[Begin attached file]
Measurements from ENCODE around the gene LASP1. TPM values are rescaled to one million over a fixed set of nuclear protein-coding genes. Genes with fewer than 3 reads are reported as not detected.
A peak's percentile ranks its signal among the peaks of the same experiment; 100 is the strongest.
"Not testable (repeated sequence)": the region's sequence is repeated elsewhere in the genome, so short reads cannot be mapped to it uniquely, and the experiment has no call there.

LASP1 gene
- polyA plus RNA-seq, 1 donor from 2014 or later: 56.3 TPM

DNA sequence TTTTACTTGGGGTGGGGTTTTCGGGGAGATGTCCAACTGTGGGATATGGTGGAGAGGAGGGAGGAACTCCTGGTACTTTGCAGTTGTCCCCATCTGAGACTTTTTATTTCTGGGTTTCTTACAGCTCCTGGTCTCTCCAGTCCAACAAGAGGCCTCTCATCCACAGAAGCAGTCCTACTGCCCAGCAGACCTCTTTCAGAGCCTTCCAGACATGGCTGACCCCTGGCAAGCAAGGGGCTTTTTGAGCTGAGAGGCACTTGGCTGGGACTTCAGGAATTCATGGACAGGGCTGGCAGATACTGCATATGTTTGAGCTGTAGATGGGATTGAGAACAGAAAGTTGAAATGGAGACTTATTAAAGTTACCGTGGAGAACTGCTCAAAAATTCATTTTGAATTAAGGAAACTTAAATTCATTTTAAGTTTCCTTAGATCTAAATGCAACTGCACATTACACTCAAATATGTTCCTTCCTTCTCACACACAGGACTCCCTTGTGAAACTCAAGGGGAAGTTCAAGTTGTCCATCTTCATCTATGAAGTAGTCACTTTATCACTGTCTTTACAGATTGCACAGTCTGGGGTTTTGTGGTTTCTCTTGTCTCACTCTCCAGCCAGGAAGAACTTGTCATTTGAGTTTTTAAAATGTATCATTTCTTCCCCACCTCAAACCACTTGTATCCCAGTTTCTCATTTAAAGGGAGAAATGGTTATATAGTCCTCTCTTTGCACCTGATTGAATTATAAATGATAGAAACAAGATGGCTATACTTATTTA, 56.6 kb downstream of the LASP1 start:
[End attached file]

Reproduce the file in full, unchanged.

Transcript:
Measurements from ENCODE around the gene LASP1. TPM values are rescaled to one million over a fixed set of nuclear protein-coding genes. Genes with fewer than 3 reads are reported as not detected.
A peak's percentile ranks its signal among the peaks of the same experiment; 100 is the strongest.
"Not testable (repeated sequence)": the region's sequence is repeated elsewhere in the genome, so short reads cannot be mapped to it uniquely, and the experiment has no call there.

LASP1 gene
- polyA plus RNA-seq, 1 donor from 2014 or later: 56.3 TPM

DNA sequence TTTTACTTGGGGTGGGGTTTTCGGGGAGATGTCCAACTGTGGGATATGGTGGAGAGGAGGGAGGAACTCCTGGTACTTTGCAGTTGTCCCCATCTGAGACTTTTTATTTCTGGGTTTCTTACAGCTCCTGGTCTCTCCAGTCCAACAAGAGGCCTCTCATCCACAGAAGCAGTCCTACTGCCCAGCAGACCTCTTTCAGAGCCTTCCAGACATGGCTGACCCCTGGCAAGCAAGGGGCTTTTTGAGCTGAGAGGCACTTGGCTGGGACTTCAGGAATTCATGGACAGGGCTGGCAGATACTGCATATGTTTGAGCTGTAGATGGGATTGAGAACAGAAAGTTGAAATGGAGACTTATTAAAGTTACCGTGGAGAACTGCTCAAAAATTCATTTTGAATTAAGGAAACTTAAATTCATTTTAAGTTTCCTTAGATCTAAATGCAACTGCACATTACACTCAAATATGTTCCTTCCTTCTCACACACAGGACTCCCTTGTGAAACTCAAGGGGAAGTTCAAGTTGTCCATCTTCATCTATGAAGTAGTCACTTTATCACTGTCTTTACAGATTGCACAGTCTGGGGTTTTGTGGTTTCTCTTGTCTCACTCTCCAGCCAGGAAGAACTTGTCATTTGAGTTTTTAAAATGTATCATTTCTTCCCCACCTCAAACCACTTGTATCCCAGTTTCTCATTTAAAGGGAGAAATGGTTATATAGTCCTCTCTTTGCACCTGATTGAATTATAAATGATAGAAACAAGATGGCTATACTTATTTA, 56.6 kb downstream of the LASP1 start: